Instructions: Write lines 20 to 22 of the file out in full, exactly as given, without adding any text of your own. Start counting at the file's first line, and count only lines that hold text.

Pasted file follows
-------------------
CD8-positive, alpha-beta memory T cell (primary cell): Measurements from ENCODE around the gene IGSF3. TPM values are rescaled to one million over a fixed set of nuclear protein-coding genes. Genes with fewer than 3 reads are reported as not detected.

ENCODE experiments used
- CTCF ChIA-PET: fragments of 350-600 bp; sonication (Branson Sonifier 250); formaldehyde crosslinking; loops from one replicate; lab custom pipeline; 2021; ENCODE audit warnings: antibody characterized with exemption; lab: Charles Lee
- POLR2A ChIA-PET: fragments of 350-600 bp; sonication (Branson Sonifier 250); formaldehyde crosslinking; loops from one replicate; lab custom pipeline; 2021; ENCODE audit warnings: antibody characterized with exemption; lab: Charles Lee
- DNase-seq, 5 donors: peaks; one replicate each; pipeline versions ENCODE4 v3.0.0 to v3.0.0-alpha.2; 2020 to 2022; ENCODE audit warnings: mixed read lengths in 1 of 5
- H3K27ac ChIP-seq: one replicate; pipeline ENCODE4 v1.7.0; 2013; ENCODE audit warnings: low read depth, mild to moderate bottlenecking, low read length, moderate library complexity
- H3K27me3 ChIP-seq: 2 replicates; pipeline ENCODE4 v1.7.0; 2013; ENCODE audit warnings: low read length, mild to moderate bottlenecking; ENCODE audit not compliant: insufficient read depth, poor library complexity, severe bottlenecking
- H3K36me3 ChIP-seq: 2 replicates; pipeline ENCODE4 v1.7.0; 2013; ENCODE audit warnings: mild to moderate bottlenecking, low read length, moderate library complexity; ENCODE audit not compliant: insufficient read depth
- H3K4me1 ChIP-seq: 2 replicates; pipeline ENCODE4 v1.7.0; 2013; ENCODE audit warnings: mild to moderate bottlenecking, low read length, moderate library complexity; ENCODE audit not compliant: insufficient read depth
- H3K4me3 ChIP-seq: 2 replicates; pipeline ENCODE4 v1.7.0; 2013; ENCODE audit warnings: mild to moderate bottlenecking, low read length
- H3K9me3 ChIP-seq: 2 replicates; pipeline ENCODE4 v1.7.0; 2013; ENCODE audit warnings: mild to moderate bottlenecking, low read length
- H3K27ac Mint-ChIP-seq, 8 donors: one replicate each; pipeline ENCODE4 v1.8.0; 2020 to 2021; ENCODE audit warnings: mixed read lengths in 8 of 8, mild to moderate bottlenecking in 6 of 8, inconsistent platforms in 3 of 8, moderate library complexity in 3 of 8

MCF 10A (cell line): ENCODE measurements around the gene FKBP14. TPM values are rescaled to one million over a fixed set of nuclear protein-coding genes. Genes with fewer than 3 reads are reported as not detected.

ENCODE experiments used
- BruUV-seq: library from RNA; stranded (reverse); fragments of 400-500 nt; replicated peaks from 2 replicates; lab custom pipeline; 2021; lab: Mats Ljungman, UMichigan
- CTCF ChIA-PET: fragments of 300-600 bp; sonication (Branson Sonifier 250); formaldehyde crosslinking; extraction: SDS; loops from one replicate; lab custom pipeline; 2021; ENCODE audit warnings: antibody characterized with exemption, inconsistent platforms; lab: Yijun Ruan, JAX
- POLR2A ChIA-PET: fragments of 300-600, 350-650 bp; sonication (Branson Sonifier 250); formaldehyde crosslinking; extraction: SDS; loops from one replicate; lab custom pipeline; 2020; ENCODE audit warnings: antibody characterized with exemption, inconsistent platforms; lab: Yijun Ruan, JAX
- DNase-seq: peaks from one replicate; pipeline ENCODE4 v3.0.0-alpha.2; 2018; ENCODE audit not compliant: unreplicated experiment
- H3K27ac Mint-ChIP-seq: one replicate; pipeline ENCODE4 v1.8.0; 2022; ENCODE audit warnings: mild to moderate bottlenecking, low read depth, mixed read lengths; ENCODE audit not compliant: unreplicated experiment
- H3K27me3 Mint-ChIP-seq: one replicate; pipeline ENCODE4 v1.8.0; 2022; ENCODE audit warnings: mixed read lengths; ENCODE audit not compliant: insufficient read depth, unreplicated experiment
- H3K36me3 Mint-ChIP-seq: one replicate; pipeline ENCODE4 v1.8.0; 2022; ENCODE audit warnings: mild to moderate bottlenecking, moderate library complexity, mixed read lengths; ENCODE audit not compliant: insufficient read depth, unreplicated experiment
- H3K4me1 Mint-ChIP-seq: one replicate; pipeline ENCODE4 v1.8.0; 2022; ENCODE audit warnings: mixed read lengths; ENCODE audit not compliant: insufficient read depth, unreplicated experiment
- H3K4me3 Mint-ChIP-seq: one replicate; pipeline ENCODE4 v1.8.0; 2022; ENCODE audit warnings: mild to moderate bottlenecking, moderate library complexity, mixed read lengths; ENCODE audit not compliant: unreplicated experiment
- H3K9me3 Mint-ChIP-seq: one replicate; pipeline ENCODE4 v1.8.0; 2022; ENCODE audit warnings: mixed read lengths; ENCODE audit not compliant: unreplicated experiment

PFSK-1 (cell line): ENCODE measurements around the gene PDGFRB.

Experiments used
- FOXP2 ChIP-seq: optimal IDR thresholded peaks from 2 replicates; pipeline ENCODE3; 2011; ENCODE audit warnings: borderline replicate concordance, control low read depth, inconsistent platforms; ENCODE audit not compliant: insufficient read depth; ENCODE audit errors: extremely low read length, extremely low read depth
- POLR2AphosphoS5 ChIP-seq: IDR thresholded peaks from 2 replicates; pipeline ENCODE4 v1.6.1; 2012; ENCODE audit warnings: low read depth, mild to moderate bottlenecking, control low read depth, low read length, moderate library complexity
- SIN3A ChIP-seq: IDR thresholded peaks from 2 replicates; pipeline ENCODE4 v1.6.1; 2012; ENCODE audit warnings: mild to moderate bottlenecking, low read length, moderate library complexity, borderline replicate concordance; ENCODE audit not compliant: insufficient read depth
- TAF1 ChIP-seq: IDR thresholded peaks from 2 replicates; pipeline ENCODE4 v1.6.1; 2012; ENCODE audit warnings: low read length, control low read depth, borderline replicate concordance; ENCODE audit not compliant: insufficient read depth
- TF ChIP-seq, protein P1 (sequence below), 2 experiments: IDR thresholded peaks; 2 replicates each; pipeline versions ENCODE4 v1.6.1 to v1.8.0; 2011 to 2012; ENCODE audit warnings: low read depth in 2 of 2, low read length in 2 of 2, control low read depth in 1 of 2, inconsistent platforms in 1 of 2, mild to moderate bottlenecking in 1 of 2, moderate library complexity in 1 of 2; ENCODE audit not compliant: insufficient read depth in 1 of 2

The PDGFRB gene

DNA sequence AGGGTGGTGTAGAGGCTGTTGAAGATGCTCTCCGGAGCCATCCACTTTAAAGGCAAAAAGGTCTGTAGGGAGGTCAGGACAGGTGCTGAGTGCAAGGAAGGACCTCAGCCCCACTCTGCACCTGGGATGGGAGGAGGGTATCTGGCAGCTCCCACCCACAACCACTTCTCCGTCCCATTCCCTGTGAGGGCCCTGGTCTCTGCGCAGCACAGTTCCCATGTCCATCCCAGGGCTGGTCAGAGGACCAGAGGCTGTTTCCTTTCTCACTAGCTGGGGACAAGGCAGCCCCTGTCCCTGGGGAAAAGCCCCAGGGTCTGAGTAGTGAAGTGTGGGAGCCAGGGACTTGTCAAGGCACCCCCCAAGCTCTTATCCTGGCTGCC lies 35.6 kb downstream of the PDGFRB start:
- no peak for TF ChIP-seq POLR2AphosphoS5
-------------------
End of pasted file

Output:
- H3K27me3 Mint-ChIP-seq: one replicate; pipeline ENCODE4 v1.8.0; 2022; ENCODE audit warnings: mixed read lengths; ENCODE audit not compliant: insufficient read depth, unreplicated experiment
- H3K36me3 Mint-ChIP-seq: one replicate; pipeline ENCODE4 v1.8.0; 2022; ENCODE audit warnings: mild to moderate bottlenecking, moderate library complexity, mixed read lengths; ENCODE audit not compliant: insufficient read depth, unreplicated experiment
- H3K4me1 Mint-ChIP-seq: one replicate; pipeline ENCODE4 v1.8.0; 2022; ENCODE audit warnings: mixed read lengths; ENCODE audit not compliant: insufficient read depth, unreplicated experiment